How to make a mobile IoT app for the Facebook Parse data cloud

Mikael KindborgBlogs, Tutorials

Tweet about this on TwitterShare on FacebookShare on LinkedInShare on Google+

evo-parseNow you can create mobile apps in JavaScript that communicate with BLE devices and interact with the Facebook Parse data cloud. In this tutorial we will use a Texas Instruments SensorTag to monitor temperature data and send values to the Parse cloud. Read on to learn more about setting up a Parse account and how to use Evothings Studio to develop an IoT app for the SensorTag that saves cloud data. You can even try out the example if you do not have a SensorTag. It is easy to get started!

Mobile apps for IoT and cloud data

A common use case for Internet of Things applications is to collect data from a sensor device and send that data to a cloud service. Examples include health and fitness data, temperature values, or motion tracking data. Commonly BLE devices (Bluetooth Low Energy – Bluetooth Smart) are equipped with sensors and used to track readings. One example of a Sensor device is the Texas Instruments SensorTag.

When reading data over BLE a mobile application is used to communicate with the sensor device. Thanks to high-level JavaScript libraries, it is easy to set up the BLE communication and read data from the sensors.

In this tutorial you will learn how to create an app using Evothings Studio that reads temperature values from the SensorTag and sends the data to the Parse cloud.

Note: If you don’t own a Texas Instruments SensorTag, you can still explore the example code and send data to the Parse cloud. Read on below to learn more.

What you need

Here is what you need to get started:

  • Texas Instruments SensorTag – Current example code supports the original CC2541 SensorTag, we are in the process of updating the tisensortag.js library to support the new CC2650 Bluetooth Smart SensorTag. If you do not have a SensorTag, modify the example code as outlined below to try out the Parse cloud functionality.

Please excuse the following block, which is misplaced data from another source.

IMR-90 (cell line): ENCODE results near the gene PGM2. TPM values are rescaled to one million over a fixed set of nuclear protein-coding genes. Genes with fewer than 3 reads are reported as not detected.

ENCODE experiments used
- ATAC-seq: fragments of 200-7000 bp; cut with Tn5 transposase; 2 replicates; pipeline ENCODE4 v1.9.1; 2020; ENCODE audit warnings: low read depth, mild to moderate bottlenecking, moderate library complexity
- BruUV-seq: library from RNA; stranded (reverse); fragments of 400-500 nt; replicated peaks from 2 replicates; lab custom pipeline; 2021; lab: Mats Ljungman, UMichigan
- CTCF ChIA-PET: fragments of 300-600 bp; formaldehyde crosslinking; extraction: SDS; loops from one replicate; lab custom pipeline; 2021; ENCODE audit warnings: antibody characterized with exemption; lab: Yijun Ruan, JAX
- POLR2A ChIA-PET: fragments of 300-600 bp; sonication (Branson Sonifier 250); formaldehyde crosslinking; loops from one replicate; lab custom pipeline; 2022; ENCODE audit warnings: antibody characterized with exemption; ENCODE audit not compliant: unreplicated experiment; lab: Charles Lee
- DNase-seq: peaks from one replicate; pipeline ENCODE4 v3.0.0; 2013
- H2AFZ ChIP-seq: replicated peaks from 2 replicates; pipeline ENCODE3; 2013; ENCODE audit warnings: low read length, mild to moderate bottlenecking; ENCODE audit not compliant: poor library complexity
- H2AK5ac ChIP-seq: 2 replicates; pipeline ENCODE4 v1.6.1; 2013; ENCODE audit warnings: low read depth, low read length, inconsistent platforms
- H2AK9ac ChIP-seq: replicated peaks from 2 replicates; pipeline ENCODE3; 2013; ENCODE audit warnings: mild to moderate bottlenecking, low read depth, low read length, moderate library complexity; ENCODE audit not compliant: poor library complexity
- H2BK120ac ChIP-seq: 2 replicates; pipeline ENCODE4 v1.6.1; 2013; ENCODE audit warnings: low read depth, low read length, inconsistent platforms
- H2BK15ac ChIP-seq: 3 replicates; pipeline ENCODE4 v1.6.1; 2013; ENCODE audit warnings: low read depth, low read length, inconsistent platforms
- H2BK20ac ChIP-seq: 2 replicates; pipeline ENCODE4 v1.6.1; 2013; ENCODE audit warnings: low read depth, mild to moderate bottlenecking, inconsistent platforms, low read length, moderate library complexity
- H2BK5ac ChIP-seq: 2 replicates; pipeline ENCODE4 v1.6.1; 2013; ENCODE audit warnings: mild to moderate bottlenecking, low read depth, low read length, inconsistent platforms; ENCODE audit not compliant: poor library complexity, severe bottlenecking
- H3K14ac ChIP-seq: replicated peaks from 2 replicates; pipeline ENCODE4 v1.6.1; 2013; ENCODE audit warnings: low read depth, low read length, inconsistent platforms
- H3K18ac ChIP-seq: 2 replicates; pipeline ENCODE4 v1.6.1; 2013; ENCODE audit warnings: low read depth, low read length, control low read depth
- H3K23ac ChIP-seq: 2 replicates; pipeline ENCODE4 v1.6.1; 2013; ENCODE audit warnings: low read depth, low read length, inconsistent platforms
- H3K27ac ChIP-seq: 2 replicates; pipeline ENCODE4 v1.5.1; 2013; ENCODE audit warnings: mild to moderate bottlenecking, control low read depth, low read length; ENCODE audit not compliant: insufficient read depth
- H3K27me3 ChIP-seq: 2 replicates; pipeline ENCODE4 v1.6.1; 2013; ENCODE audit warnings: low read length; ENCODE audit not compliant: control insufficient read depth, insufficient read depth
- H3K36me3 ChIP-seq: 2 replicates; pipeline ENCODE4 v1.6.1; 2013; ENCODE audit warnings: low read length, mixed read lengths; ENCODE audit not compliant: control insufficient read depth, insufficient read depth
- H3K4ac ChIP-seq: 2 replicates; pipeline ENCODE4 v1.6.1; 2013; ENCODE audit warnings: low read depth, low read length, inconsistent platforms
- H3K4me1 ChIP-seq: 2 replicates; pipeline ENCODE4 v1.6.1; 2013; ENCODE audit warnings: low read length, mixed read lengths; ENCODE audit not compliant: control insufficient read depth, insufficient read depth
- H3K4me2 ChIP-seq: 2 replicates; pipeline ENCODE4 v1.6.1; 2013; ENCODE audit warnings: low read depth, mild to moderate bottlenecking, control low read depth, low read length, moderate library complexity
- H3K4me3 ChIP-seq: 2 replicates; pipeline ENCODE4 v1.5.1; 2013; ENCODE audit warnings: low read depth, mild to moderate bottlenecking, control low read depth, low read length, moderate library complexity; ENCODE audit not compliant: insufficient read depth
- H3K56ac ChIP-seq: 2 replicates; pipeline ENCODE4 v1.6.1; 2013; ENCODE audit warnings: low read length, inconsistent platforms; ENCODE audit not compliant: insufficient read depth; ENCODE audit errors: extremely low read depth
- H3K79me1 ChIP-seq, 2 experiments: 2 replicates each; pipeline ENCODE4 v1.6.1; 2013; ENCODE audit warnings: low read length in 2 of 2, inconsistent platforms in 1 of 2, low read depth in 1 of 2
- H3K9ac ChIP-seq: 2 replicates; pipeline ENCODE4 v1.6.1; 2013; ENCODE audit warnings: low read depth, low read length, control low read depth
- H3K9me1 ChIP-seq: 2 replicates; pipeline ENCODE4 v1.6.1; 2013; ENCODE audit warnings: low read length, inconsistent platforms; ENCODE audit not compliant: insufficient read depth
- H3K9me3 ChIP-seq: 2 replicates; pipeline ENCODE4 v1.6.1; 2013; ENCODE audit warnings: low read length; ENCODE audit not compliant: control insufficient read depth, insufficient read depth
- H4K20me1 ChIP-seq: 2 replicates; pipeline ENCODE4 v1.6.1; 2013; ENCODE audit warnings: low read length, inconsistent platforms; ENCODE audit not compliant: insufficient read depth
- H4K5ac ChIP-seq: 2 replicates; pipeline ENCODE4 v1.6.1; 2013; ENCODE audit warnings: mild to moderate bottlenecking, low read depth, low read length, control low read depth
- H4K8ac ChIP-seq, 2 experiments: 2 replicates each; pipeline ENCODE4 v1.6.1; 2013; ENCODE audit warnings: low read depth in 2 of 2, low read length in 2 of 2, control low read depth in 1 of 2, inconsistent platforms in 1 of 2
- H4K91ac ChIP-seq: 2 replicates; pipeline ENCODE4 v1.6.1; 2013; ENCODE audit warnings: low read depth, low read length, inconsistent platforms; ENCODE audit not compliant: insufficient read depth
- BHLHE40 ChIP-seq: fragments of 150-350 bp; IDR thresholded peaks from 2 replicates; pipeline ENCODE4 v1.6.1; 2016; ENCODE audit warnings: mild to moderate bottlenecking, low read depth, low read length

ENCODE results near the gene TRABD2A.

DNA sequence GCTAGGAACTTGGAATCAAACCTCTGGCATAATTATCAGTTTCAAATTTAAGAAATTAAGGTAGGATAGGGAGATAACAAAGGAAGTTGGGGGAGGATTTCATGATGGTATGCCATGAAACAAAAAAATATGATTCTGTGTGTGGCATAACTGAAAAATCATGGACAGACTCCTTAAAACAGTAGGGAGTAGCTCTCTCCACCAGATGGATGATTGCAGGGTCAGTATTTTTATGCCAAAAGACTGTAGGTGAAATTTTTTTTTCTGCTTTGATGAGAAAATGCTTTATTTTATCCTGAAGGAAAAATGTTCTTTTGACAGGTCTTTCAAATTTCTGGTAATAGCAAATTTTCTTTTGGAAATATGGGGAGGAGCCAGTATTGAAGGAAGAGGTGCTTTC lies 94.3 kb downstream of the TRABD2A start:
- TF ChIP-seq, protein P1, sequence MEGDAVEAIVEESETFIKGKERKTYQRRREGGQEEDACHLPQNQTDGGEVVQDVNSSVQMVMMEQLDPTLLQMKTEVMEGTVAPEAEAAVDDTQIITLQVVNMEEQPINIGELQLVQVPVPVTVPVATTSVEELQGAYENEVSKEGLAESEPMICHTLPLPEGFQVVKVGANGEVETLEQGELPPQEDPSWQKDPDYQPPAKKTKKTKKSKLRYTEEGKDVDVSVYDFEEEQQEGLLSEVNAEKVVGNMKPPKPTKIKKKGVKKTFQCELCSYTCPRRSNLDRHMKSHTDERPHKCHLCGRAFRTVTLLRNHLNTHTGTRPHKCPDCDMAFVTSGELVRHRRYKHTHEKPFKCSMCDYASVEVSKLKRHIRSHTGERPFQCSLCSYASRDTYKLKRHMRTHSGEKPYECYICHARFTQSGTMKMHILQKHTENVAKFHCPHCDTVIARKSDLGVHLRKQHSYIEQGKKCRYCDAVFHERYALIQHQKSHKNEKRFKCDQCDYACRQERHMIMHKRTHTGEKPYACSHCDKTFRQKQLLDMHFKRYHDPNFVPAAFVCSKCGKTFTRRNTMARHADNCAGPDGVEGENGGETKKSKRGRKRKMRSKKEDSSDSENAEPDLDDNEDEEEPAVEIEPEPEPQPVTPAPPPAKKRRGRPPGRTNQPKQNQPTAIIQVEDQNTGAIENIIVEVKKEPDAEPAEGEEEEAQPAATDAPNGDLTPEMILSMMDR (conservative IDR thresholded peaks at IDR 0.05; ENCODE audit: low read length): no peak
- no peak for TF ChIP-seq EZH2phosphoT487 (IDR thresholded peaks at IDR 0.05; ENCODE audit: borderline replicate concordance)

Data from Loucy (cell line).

• Evothings StudioDownload for OS X, Windows and Linux.
  • Evothings Client app – Install on iOS or Android phones/tablets, get it from Apple App Store or Google Play.
  • WiFi network that allows client connections – Network client isolation must be disabled (that’s a function in a router which prevents two computers and/or phones to find one another)
  • Basic knowledge of Evothings Studio – You can also relax and learn as you go through this tutorial.

Install Evothings Studio

The Evothings Studio Starter Kit explains how to install and use Evothings Studio. For the quick version just download the Studio package for your computer and while it’s loading you pick up the Evothings Client free from the app stores.

Download the example app code

Download the example code for this tutorial as a zip file. Unzip it and you will find the application files. The app is called “Parse IoT Demo” and contains the code needed to run the app using Evothings Client and Evothings Workbench.

Set up your Parse account

Sign up for a Parse account. Then follow the on-screen guides to create a Parse app. The Parse app is a functional unit where you can store data and also add server side code if needed. You can name the app anything you want, we named ours “Evothings Parse”.

Go to the Quickstart guide and click the “Data” icon. Then click “Web” and then “New project”. You are now presented with the Application ID and JavaScript key and some sample test code.